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Monday, June 22, 2009

Choices, Consequences and Responsibility

Life is full of choices. Diabetes is one of those conditions where we are presented with many choices. From the start we have to choose who to listen to, who to ignore, what foods to eat, what exercise to do, what medications to take; the list goes on and on.

Naturally we seek qualified professional advice to help us make those choices. Some of us place our lives in the hands of those advisors, some of us use them as just one source of information and seek input from others such as other diabetics, support groups, forums, the internet, blogs, books and similar to assist us.

But that has dangers. There is an awful lot of dangerous nonsense on the web. That is particularly true concerning diabetes, diet and medications. So we must filter those sources using common sense, research and our medical advisors to pick the good information from the rubbish.

There is no doubt that our medical advisors should be our first port of call and the source of the best information. We should value that source above all others. But sometimes that is not always true. Our medical advisors can only offer advice based on their training and professional experience; however, that training syllabus may not always be up to date. If it is current, the research leading to that training may still be continuing, making new discoveries that change the basic premises that advice is based on.

For example, the diagnostic blood glucose levels for diabetes have been steadily reducing over the past few decades. I was not diagnosed for several years when my fasting blood glucose levels were around 7.9mmol/l(140) but a diagnostic fasting blood glucose of 8 applied in Australia. Of course, when I was finally diagnosed the official level had come down to 7(126).

Similarly the guidelines for good blood glucose levels are slowly being reduced. Despite that I see many people reporting their doctors quoting the old ADA guidelines of 2hr post-meal BGs of less than 180 as "tight control" or that it does not matter how high the peak BG spike is, provided that your 2hr BGs have returned to an acceptable level. I mentioned earlier the nonsense we hear from many official sources about our vital need for lots of "good, healthy" carbohydrates.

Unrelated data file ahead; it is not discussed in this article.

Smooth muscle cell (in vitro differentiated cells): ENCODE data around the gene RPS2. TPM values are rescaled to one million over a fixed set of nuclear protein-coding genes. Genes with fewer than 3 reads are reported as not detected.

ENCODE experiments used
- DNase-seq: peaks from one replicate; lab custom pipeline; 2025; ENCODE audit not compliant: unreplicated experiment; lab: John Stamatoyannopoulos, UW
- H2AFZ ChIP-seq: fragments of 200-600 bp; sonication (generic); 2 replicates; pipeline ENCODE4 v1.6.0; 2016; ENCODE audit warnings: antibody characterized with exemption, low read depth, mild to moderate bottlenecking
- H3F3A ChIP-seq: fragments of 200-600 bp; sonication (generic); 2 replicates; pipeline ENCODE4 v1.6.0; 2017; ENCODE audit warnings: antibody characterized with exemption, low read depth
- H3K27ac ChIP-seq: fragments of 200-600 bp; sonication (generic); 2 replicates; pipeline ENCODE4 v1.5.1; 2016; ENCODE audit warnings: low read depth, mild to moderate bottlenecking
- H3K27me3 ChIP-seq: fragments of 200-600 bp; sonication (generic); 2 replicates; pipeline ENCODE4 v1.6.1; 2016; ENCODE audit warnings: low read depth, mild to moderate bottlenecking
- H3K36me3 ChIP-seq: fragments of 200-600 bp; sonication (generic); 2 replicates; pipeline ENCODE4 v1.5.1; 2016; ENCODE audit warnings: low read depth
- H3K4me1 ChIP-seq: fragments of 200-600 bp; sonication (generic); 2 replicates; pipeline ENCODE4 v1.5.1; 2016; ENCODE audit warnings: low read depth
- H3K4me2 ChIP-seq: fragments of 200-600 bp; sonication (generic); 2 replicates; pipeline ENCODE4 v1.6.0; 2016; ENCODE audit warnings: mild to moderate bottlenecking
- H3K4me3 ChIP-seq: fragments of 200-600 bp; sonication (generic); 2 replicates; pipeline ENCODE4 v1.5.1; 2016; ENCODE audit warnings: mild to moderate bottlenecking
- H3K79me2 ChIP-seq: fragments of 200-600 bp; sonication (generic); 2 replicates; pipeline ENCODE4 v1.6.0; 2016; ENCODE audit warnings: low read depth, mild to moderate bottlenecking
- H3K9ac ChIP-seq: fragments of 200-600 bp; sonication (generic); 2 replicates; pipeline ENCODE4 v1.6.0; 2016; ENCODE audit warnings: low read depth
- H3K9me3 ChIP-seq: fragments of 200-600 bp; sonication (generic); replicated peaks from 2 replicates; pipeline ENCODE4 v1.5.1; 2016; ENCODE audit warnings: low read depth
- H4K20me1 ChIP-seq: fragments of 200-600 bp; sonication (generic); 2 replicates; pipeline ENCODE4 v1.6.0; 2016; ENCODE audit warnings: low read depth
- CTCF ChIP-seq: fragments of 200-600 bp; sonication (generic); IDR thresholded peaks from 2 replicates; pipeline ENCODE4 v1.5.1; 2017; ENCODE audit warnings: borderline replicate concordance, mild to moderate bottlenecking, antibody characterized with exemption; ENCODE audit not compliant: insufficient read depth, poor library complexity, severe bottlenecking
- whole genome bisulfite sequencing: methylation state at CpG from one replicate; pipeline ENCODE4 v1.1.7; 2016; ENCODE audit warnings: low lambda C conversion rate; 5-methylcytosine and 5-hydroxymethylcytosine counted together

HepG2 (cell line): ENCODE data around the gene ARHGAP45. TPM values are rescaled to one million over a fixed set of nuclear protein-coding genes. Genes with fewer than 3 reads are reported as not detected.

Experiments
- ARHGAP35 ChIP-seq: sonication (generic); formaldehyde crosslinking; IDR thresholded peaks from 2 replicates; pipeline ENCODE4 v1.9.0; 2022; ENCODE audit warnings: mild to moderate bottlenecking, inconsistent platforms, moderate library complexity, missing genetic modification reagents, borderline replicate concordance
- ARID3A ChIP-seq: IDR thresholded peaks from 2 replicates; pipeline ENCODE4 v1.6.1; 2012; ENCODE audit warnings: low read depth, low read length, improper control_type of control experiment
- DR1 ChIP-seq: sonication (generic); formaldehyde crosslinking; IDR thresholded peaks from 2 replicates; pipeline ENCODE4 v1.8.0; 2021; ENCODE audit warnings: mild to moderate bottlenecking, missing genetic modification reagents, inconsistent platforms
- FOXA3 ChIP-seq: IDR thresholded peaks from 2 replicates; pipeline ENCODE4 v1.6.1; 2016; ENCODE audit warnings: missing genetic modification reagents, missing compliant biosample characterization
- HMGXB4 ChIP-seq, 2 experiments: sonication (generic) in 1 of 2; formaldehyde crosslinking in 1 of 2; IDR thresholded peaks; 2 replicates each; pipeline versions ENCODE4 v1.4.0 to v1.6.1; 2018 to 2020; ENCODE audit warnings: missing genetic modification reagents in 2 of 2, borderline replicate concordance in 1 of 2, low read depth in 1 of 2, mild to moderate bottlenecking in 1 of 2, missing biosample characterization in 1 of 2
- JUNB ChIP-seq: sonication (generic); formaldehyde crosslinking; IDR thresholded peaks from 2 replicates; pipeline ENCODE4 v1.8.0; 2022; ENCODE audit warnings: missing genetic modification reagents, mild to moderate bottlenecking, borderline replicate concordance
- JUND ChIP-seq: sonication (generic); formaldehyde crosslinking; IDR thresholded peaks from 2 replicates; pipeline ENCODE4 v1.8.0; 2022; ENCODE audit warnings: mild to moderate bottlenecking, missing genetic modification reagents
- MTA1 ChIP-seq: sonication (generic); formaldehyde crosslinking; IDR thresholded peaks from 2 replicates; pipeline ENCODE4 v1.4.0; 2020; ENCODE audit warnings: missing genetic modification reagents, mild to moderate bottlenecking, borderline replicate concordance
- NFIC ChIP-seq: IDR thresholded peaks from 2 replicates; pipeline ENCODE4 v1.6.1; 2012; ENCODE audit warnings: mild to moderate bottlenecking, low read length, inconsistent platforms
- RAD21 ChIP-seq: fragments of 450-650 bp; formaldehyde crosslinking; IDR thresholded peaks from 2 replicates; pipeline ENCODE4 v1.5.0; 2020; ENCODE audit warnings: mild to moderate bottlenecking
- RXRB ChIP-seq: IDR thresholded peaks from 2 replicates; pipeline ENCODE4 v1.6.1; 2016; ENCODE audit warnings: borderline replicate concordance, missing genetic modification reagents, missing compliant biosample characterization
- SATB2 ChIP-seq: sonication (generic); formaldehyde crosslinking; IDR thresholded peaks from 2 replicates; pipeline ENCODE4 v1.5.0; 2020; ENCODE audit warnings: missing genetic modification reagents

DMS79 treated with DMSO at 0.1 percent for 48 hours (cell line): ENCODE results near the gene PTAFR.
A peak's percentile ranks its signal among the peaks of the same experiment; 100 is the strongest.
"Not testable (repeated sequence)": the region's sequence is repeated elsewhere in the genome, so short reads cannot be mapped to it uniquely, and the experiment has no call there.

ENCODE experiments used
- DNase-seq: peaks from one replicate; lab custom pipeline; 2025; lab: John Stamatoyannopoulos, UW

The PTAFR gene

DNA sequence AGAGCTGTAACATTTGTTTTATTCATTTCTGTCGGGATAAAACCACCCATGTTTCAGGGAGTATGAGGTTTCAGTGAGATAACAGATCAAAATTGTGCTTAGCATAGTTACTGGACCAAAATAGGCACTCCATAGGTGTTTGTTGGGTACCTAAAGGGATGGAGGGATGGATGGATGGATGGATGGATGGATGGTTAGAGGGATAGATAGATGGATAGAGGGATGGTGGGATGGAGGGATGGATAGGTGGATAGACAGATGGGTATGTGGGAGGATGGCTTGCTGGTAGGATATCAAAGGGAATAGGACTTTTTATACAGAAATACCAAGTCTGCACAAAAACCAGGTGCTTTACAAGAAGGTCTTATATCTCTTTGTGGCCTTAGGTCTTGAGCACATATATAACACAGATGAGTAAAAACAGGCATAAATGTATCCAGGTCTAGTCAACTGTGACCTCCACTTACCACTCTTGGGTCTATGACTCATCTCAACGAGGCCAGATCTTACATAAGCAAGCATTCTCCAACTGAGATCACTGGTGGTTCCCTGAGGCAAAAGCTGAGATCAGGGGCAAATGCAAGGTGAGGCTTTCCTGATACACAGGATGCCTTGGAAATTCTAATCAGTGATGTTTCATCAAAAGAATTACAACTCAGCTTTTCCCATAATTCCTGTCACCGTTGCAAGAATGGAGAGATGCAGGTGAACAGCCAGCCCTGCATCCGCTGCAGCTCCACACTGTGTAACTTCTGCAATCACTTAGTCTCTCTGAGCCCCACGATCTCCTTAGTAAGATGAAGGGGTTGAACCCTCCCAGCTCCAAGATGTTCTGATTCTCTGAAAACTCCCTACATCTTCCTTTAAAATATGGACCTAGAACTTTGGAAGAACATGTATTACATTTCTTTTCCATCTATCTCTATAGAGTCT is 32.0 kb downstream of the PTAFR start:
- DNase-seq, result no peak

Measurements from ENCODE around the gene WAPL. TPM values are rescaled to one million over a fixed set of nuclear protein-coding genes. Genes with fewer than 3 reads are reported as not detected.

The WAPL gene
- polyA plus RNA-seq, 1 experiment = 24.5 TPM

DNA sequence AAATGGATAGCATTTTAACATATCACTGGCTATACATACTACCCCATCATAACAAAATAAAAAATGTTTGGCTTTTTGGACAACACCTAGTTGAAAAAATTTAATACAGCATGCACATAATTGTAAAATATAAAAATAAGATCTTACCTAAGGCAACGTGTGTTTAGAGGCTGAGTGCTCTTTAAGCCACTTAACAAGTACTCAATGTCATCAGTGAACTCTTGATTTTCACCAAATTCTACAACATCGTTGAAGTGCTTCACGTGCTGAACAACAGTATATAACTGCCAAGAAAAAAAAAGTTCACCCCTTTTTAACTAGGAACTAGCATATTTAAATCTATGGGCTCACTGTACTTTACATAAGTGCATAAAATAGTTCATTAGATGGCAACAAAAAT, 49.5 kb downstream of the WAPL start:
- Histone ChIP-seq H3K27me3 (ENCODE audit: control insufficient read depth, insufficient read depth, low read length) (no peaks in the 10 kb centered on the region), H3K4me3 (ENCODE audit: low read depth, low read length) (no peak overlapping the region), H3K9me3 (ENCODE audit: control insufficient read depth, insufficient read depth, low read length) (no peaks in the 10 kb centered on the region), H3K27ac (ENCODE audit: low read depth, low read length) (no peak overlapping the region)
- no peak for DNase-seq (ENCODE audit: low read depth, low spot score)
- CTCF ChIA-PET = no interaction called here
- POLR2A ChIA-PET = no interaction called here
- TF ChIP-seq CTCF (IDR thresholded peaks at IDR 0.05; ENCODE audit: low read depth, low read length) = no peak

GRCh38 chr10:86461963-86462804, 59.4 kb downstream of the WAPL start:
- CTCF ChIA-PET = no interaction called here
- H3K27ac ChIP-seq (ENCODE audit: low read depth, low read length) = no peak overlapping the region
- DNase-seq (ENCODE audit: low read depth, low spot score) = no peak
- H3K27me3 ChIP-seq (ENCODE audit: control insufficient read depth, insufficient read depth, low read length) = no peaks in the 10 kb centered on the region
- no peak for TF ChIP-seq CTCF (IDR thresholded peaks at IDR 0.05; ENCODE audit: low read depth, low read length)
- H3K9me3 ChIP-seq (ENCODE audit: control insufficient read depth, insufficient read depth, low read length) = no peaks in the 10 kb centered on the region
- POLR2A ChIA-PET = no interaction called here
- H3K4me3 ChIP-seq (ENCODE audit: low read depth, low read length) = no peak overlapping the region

If those examples are representative of the quality of advice you are receiving from professional sources, try this small test. A multi-choice question for you.

Choose one answer.

Who or which of the following may go blind, lose a limb, suffer kidney failure or have a heart attack if the advice from your Doctor, your Dietician, your Diabetes Educator or the ADA/NHS/DA (Diabetes Australia) is discovered to be incorrect in ten years time?

A. Your Doctor

B. Your Diabetes Educator.

C. Your Dietician


C. You.

D. Me.

D. None of the above.

You may use the following links as reference materials while considering your answer:

Research Connecting Organ Damage with Blood Sugar Level

Blood Glucose Targets

Cheers, Alan

Everything in Moderation - Except Laughter.


Trinkwasser said...

To an extent this ties in with your previous post. Here in the UK it's not uncommon for doctors, nurses and even dieticians to say things like

"Of course a low carb diet is an excellent idea but I'm not allowed to tell you that"

Nicky said...

I also had the classic comment from my GP last week - "Oh, your A1c is amazing, I haven't got the time today to argue with you about your prescription for test strips" :D

Jim the Guacamole Diet guy said...

"From the start we have to choose who to listen to, who to ignore, what foods to eat, what exercise to do, what medications to take; the list goes on and on."

I think it's odd when people tell me that I should always follow my doctor's advice. On the contrary, if a doctor's advice doesn't make sense to me, I just find another doctor.